DECATUR, Ala. (WAFF) - The quality of the drinking water in Decatur is up for debate. Results from a nationwide test found the city’s tapwater contains chemicals you should know about.
An independent environmental group has released a new study that tested 44 cities in the country with PFAS chemicals, and Decatur ranked in at number 10.
However, Decatur Utilities maintains that the drinking water is safe.
The Environmental Working Group is a nonprofit organization that independently tests drinking water in cities across the country. Last year, they collected samples from 44 cities. The goal was to monitor levels of PFAS and an additional compound known as PFOA. The second chemical is a former ingredient in Scotchgard, which was manufactured by 3M.
On Wednesday, the Environmental Working Group released its findings.
Tapwater from Decatur had the 10th highest levels of PFOA found in the study at 24 parts per trillion. While that’s well under the EPA limit of 70 parts per trillion, the Environmental Working Group endorses a recommended level of 1 part per trillion.
Decatur Utilities spokesman Joe Holmes says recent tests have resulted in much lower numbers. He says “Tests for these chemicals (PFOS and PFOA) in our water supply have been non-detect, or at near non-detectable levels. The highest value in any recent test was less than 5 parts per trillion combined level for both chemicals, which is near the minimum detection levels.”
Tennessee Riverkeeper founder David Whiteside has been monitoring these chemicals in Decatur for years. He says Decatur Utilities is excluding some of the chemicals when it tests the water
Whiteside says the people of Decatur deserve greater transparency.
“They want clarification as to what’s in the water and whether it’s safe to drink and what levels of PFAS are in the water. City officials can no longer say the PFOS levels in our drinking water are nondetectable,” Whiteside said.
Holmes explained the discrepancy in findings is due to EWG testing for an unregulated chemical in the study. He said “In reaching its reported total of 24.1 ppt for Decatur, EWG added additional PFC compounds which are NOT included in any EPA health advisory, guidance or regulation. DU’s water treatment process does not ‘filter out’ PFCs. It does however address all contaminants regulated by the EPA and ADEM.”
Holmes added the city’s drinking water is safe.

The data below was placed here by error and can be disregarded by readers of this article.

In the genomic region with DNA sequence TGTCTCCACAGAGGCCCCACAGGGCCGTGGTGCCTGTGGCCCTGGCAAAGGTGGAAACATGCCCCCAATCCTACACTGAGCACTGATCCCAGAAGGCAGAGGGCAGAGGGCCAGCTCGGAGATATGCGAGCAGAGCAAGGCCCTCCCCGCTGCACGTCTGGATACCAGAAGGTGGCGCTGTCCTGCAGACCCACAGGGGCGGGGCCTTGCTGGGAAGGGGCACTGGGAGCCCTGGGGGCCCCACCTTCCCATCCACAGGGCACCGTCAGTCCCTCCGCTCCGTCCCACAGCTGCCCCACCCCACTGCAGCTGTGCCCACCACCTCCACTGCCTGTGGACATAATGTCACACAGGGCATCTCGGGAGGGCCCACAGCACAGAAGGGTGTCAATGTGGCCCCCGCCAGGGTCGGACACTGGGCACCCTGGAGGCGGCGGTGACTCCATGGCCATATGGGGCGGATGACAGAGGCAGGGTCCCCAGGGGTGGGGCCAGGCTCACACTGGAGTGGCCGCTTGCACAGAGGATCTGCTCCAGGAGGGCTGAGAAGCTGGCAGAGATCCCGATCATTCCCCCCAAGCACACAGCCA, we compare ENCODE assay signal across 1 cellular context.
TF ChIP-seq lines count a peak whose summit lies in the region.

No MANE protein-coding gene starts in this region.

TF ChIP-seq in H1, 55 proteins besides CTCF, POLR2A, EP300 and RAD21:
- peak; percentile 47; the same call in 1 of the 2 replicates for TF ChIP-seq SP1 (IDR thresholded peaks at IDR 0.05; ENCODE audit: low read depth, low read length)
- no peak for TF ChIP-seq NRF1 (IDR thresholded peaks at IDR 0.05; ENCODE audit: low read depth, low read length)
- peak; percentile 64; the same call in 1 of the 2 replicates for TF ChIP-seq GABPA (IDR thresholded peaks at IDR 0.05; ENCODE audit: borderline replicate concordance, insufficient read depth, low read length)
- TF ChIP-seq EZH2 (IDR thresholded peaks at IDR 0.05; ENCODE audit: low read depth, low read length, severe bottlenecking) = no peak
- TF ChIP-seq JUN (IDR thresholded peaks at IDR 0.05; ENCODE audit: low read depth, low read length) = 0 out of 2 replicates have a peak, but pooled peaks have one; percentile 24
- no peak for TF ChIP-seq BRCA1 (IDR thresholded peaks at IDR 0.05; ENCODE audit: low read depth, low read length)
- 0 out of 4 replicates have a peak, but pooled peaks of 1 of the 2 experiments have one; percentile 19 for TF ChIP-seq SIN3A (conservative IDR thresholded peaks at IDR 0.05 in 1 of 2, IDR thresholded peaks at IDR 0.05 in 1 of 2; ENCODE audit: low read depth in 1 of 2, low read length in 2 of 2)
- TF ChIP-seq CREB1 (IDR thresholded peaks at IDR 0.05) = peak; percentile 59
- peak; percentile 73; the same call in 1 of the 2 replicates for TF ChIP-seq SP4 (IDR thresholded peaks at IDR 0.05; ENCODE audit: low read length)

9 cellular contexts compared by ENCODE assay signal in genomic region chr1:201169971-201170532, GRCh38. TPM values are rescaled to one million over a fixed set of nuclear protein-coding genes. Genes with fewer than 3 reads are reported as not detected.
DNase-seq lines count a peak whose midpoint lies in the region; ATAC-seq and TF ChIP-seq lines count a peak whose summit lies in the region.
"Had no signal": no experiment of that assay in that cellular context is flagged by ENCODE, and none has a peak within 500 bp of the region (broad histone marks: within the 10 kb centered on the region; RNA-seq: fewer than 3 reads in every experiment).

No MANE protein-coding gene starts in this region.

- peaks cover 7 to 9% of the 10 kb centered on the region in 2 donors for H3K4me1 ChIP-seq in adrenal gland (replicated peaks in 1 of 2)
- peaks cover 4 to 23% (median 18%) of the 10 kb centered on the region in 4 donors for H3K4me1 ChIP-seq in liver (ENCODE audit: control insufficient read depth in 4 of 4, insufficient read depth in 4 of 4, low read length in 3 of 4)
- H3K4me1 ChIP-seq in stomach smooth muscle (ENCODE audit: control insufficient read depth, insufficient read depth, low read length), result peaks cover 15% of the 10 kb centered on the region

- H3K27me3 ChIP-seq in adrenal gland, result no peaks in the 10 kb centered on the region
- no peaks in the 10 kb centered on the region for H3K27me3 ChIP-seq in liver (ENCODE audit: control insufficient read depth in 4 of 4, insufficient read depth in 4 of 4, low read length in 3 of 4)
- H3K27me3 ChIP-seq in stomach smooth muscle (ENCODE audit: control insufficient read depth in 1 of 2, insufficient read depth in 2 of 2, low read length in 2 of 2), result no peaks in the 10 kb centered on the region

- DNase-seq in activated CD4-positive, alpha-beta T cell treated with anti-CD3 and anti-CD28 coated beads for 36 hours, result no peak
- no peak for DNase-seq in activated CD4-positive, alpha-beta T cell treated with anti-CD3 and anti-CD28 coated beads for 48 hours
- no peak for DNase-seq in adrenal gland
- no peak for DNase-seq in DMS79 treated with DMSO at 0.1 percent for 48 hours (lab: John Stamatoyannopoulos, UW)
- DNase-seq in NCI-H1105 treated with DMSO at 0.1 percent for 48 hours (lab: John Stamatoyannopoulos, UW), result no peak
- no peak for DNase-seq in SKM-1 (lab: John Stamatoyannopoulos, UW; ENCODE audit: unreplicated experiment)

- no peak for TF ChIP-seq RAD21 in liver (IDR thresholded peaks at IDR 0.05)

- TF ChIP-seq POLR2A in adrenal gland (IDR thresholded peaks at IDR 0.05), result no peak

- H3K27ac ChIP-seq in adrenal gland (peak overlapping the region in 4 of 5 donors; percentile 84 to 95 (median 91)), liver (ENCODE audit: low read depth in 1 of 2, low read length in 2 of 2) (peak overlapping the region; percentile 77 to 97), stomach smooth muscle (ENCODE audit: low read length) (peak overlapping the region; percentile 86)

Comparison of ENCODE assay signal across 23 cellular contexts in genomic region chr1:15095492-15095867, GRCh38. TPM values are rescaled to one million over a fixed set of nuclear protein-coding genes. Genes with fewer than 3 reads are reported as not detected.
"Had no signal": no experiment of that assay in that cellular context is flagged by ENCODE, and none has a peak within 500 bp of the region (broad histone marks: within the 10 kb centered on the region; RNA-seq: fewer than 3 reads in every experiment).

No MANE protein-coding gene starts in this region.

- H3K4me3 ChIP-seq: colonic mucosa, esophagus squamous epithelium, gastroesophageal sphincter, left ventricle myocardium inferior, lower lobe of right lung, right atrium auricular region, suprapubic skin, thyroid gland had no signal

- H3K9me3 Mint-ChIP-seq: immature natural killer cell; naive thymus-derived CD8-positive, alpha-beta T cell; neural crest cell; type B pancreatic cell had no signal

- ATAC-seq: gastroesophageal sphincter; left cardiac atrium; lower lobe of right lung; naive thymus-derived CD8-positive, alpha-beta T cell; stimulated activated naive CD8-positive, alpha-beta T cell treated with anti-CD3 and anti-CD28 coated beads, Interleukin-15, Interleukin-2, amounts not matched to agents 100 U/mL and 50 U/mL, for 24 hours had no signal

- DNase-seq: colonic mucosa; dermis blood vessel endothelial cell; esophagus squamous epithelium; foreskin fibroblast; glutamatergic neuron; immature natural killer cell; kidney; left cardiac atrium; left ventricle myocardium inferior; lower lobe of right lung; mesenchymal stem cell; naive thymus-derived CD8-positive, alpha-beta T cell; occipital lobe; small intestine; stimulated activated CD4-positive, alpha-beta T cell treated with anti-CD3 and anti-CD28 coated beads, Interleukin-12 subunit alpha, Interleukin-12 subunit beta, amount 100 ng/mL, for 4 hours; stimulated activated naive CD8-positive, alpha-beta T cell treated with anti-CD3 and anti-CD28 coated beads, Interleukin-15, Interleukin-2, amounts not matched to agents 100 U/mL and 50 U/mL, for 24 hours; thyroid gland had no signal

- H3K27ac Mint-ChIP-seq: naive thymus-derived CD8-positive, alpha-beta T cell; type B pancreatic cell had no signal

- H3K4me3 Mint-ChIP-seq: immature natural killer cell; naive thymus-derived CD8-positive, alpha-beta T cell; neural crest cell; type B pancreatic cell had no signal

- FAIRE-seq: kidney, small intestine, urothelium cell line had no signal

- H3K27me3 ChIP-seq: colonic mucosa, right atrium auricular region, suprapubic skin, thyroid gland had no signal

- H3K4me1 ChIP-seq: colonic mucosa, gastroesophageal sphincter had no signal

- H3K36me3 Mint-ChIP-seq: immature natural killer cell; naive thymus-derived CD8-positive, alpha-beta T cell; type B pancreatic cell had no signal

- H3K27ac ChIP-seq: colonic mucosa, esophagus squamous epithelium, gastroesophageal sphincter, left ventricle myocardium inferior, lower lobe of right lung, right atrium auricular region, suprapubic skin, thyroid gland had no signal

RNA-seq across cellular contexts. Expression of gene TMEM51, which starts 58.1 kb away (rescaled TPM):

Here is the full statement from Decatur Utilities:
"A report released today by Environmental Working Group (EWG) confirms DU’s previous statements that drinking water supplied by Decatur Utilities is completely safe and meets or exceeds all state and federal regulatory standards.
Tests for these chemicals (PFOS and PFOA) in our water supply have been non-detect, or at near non-detectable levels. The highest value in any recent test was less than 5 parts per trillion combined level for both chemicals, which is near the minimum detection levels. EWG’s test data reaffirms this, reporting 2.1 ppt for PFOS and 2.4 ppt for PFOA, a total of 4.5 ppt.
The EPA health advisory for PFOS and PFOA combined is 70 ppt for a lifetime of exposure at that level. The EPA advisory states “EPA’s health advisory levels were calculated to offer a margin of protection against adverse health effects to the most sensitive populations: fetuses during pregnancy and breastfed infants.”
In reaching its reported total of 24.1 ppt for Decatur, EWG added additional PFC compounds which are NOT included in any EPA health advisory, guidance or regulation.
DU’s water treatment process does not “filter out” PFCs. It does however address all contaminants regulated by the EPA and ADEM. Customers of DU can rest assured that the City of Decatur’s drinking water is safe and continues to be recognized for outstanding quality. DU’s Water Treatment Plant has been recognized as optimized by the Drinking Water Branch of the Alabama Department of Environmental Management (ADEM) Safe Drinking Water Program for SIX consecutive years. This means DU has reached a level of performance that exceeds the requirements established by the U.S. Environmental Protection Agency (EPA)."
The Tennessee Riverkeepers maintain further testing is required.